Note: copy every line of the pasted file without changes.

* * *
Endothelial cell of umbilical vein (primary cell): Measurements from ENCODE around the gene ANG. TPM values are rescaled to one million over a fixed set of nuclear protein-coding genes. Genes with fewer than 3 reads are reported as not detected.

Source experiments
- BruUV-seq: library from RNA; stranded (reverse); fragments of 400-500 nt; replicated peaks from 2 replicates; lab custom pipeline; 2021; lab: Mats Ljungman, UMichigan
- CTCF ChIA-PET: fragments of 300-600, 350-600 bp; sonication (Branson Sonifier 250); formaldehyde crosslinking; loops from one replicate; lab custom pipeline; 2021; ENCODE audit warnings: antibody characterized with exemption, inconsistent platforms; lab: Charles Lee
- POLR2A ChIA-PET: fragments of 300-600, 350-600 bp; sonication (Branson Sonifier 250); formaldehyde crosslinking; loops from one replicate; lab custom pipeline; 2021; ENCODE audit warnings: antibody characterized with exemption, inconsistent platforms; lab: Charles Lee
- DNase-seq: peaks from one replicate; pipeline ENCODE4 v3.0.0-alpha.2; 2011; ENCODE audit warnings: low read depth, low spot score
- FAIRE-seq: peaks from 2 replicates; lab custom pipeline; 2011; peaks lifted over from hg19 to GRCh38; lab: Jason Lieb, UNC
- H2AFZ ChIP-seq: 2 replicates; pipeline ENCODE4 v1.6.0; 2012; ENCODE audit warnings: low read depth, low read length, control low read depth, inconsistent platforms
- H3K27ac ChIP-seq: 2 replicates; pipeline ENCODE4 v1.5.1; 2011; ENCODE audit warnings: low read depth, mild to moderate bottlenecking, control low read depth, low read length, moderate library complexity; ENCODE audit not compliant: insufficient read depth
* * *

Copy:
Endothelial cell of umbilical vein (primary cell): Measurements from ENCODE around the gene ANG. TPM values are rescaled to one million over a fixed set of nuclear protein-coding genes. Genes with fewer than 3 reads are reported as not detected.

Source experiments
- BruUV-seq: library from RNA; stranded (reverse); fragments of 400-500 nt; replicated peaks from 2 replicates; lab custom pipeline; 2021; lab: Mats Ljungman, UMichigan
- CTCF ChIA-PET: fragments of 300-600, 350-600 bp; sonication (Branson Sonifier 250); formaldehyde crosslinking; loops from one replicate; lab custom pipeline; 2021; ENCODE audit warnings: antibody characterized with exemption, inconsistent platforms; lab: Charles Lee
- POLR2A ChIA-PET: fragments of 300-600, 350-600 bp; sonication (Branson Sonifier 250); formaldehyde crosslinking; loops from one replicate; lab custom pipeline; 2021; ENCODE audit warnings: antibody characterized with exemption, inconsistent platforms; lab: Charles Lee
- DNase-seq: peaks from one replicate; pipeline ENCODE4 v3.0.0-alpha.2; 2011; ENCODE audit warnings: low read depth, low spot score
- FAIRE-seq: peaks from 2 replicates; lab custom pipeline; 2011; peaks lifted over from hg19 to GRCh38; lab: Jason Lieb, UNC
- H2AFZ ChIP-seq: 2 replicates; pipeline ENCODE4 v1.6.0; 2012; ENCODE audit warnings: low read depth, low read length, control low read depth, inconsistent platforms
- H3K27ac ChIP-seq: 2 replicates; pipeline ENCODE4 v1.5.1; 2011; ENCODE audit warnings: low read depth, mild to moderate bottlenecking, control low read depth, low read length, moderate library complexity; ENCODE audit not compliant: insufficient read depth